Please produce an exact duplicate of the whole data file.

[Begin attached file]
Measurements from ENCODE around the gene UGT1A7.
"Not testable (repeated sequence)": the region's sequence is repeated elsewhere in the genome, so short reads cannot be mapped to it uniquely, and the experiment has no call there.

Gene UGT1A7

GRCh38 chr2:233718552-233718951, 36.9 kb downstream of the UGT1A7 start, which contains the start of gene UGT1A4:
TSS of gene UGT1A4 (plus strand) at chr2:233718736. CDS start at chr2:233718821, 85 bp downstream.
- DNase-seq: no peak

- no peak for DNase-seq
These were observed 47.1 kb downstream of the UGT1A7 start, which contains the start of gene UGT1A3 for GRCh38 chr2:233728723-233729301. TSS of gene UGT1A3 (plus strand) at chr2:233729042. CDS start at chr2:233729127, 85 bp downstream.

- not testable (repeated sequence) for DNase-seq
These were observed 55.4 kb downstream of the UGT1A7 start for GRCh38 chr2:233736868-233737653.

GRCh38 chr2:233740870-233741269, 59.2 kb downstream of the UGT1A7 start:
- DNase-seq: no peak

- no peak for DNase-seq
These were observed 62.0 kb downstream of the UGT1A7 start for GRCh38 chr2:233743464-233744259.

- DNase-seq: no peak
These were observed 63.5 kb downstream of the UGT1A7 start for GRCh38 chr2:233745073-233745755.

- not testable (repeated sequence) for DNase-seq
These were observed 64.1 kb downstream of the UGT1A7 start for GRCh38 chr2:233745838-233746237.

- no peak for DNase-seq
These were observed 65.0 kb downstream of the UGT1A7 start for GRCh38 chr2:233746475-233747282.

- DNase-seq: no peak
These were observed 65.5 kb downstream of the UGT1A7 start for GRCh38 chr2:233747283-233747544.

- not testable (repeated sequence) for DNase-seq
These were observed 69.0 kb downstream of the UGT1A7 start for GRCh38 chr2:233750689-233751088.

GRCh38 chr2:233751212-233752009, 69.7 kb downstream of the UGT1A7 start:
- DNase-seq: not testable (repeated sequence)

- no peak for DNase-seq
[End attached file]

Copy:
Measurements from ENCODE around the gene UGT1A7.
"Not testable (repeated sequence)": the region's sequence is repeated elsewhere in the genome, so short reads cannot be mapped to it uniquely, and the experiment has no call there.

Gene UGT1A7

GRCh38 chr2:233718552-233718951, 36.9 kb downstream of the UGT1A7 start, which contains the start of gene UGT1A4:
TSS of gene UGT1A4 (plus strand) at chr2:233718736. CDS start at chr2:233718821, 85 bp downstream.
- DNase-seq: no peak

- no peak for DNase-seq
These were observed 47.1 kb downstream of the UGT1A7 start, which contains the start of gene UGT1A3 for GRCh38 chr2:233728723-233729301. TSS of gene UGT1A3 (plus strand) at chr2:233729042. CDS start at chr2:233729127, 85 bp downstream.

- not testable (repeated sequence) for DNase-seq
These were observed 55.4 kb downstream of the UGT1A7 start for GRCh38 chr2:233736868-233737653.

GRCh38 chr2:233740870-233741269, 59.2 kb downstream of the UGT1A7 start:
- DNase-seq: no peak

- no peak for DNase-seq
These were observed 62.0 kb downstream of the UGT1A7 start for GRCh38 chr2:233743464-233744259.

- DNase-seq: no peak
These were observed 63.5 kb downstream of the UGT1A7 start for GRCh38 chr2:233745073-233745755.

- not testable (repeated sequence) for DNase-seq
These were observed 64.1 kb downstream of the UGT1A7 start for GRCh38 chr2:233745838-233746237.

- no peak for DNase-seq
These were observed 65.0 kb downstream of the UGT1A7 start for GRCh38 chr2:233746475-233747282.

- DNase-seq: no peak
These were observed 65.5 kb downstream of the UGT1A7 start for GRCh38 chr2:233747283-233747544.

- not testable (repeated sequence) for DNase-seq
These were observed 69.0 kb downstream of the UGT1A7 start for GRCh38 chr2:233750689-233751088.

GRCh38 chr2:233751212-233752009, 69.7 kb downstream of the UGT1A7 start:
- DNase-seq: not testable (repeated sequence)

- no peak for DNase-seq